Posted: Sep 6, 2012 5:18 PM by Irina Cates - KPAX News
Updated: Sep 7, 2012 7:55 AM
MISSOULA - A longtime medical marijuana advocate says on some level, his passion for medical marijuana clouded his judgement and later resulted in federal drug charges. Tom Daubert faced prison time, but a judge felt that a five-year probationary sentence was more appropriate.
Sighs of relief, whispers of "yes!" echoed in the courtroom as Daubert's family and friends learned the judge would not send Daubert to federal prison for his involvement with Montana Cannabis. Daubert was also relieved the judge recognized that his case was different from most other defendants who were sentenced for marijuana crimes.
"I'm very grateful that he recognized the uniqueness of my particular case," said Daubert.
Prosecutors said Daubert joined Montana Cannabis in early 2009 and became a part of a business that generated a large amount of money and produced hundreds of pot plants. During the raids, federal agents seized numerous firearms across the state from the Montana Cannabis locations. But Daubert says he left Montana Cannabis four months prior to the raids because he didn't like where the business was heading.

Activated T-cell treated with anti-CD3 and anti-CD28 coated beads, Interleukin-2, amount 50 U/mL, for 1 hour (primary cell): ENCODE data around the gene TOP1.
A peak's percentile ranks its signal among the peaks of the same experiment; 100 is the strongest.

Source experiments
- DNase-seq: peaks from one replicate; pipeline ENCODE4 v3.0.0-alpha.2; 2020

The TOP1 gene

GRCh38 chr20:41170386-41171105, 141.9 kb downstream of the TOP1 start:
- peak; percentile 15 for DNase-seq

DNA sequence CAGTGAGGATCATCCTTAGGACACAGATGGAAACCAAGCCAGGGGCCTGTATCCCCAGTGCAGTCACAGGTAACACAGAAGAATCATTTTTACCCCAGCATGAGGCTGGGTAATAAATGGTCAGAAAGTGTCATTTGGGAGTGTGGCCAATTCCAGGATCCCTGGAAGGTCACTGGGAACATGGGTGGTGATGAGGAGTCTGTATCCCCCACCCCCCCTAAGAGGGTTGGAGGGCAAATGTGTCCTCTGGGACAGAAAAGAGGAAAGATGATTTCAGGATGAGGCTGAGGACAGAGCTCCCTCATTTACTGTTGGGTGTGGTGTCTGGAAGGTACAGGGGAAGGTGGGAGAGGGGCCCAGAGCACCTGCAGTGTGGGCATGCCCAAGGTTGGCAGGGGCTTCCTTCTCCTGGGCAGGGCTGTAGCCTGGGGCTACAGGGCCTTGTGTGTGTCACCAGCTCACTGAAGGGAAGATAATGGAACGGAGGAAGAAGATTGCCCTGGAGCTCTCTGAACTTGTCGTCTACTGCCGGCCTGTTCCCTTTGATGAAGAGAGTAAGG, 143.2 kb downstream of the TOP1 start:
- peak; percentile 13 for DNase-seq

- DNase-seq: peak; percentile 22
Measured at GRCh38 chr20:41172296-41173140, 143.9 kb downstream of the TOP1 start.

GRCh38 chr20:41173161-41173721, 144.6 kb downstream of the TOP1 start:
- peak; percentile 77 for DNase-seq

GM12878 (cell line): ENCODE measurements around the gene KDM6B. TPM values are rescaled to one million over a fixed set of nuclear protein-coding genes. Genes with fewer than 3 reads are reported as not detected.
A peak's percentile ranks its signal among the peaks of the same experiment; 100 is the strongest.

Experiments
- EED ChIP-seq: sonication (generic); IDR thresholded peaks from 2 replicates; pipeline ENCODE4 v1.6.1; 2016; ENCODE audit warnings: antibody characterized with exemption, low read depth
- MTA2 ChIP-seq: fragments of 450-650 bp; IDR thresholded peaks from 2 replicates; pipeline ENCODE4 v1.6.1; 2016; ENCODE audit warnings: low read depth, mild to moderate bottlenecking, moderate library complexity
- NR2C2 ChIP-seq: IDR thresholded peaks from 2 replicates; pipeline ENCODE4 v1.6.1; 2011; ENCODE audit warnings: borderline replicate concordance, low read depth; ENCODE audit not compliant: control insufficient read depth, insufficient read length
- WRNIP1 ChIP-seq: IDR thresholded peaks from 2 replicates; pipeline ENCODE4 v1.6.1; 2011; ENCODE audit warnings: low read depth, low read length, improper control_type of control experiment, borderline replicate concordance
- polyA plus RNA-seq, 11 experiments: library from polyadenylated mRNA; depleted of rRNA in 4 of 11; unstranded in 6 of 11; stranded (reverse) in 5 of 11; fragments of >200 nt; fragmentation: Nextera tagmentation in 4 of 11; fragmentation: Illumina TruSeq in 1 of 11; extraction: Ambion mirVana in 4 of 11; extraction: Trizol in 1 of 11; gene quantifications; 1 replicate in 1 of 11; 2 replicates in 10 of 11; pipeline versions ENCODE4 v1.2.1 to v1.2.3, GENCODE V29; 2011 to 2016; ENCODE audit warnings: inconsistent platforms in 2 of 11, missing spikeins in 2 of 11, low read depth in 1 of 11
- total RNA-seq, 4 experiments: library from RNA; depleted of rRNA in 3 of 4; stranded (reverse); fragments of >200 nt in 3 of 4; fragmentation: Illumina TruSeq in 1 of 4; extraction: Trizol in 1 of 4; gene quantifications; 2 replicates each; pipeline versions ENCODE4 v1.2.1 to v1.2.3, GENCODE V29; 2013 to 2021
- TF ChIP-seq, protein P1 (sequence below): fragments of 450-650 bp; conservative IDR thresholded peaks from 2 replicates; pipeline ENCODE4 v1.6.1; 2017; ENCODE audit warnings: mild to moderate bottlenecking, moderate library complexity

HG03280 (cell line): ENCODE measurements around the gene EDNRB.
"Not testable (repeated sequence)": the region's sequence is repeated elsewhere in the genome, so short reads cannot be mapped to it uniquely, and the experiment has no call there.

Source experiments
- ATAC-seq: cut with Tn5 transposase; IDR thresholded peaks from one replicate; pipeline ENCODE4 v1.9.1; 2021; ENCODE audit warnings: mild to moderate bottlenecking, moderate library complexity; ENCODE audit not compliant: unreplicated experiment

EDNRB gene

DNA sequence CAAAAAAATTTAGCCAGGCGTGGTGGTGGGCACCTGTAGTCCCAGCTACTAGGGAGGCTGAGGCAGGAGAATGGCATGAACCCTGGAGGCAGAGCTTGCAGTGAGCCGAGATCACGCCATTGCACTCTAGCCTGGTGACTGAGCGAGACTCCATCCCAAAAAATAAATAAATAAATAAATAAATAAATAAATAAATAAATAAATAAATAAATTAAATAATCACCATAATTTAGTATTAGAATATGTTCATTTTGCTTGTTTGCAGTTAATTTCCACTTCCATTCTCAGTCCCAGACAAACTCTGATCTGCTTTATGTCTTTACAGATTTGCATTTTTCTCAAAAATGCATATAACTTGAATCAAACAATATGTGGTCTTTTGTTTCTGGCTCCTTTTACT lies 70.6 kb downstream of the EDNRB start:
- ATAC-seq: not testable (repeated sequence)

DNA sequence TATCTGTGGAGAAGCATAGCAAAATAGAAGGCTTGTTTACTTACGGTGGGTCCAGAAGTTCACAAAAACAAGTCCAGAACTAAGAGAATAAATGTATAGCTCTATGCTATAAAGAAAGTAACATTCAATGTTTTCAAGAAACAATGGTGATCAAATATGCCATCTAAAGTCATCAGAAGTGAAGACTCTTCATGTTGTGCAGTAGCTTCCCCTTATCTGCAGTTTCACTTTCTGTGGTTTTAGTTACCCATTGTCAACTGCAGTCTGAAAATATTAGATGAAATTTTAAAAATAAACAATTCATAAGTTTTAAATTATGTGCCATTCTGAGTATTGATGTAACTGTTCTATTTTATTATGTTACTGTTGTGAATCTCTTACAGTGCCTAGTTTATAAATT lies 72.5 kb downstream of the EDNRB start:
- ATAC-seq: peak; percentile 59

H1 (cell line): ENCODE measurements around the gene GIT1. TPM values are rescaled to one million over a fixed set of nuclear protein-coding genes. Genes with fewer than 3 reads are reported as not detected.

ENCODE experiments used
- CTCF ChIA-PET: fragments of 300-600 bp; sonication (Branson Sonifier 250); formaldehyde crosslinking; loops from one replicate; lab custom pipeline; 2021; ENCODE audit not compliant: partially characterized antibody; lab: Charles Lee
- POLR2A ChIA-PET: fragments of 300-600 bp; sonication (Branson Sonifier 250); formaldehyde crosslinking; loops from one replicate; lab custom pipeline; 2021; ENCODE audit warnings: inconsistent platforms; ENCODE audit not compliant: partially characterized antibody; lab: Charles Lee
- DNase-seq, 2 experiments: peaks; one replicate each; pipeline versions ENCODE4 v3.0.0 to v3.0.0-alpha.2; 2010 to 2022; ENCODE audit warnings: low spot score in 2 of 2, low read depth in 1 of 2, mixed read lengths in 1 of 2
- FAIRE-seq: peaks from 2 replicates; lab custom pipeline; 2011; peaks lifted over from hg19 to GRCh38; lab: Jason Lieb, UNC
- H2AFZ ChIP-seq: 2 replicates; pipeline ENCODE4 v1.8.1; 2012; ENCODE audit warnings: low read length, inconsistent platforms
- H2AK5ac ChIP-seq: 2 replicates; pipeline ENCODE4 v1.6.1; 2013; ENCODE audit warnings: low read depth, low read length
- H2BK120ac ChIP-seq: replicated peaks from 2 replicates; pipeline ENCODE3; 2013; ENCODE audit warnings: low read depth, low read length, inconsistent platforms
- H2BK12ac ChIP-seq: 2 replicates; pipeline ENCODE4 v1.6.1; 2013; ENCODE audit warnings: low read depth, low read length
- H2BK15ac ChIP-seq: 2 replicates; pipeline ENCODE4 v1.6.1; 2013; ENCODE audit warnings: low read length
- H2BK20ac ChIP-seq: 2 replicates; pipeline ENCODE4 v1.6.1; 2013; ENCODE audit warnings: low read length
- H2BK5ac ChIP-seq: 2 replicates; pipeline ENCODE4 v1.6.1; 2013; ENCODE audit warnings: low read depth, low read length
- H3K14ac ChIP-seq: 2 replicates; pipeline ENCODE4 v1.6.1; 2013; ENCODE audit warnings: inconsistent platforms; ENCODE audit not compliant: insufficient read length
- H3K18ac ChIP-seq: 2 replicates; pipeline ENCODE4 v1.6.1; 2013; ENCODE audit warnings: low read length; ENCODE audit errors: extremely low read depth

"Advertising and public flash suggested marketing for the whole world," Daubert said. "My focus was on patients for whom this really was a matter of, in some cases, life and death."
Daubert's long-time advocacy for medical marijuana included helping write Initiative-148, which Montanans voted into law-legalizing the drug.
His story leading up to these charges is featured in the new in the critically-acclaimed documentary Code of the West, which premiered this year at SXSW in Austin, Tex., It's a portrait of the medical marijuana political debate in Montana and its implications beyond.
Daubert says he once felt honored to walk the halls of the state capitol and be a part of what happened there, but that's no longer the case.
"After the raids, I lost completely any kind of good feeling even being in there. I literally walked in and had a visceral feeling of nausea," said Daubert.
He says he still plans to advocate for medical marijuana, but probably not on the same level he did before.
Daubert says what hurts the most about this charge is losing the right to vote.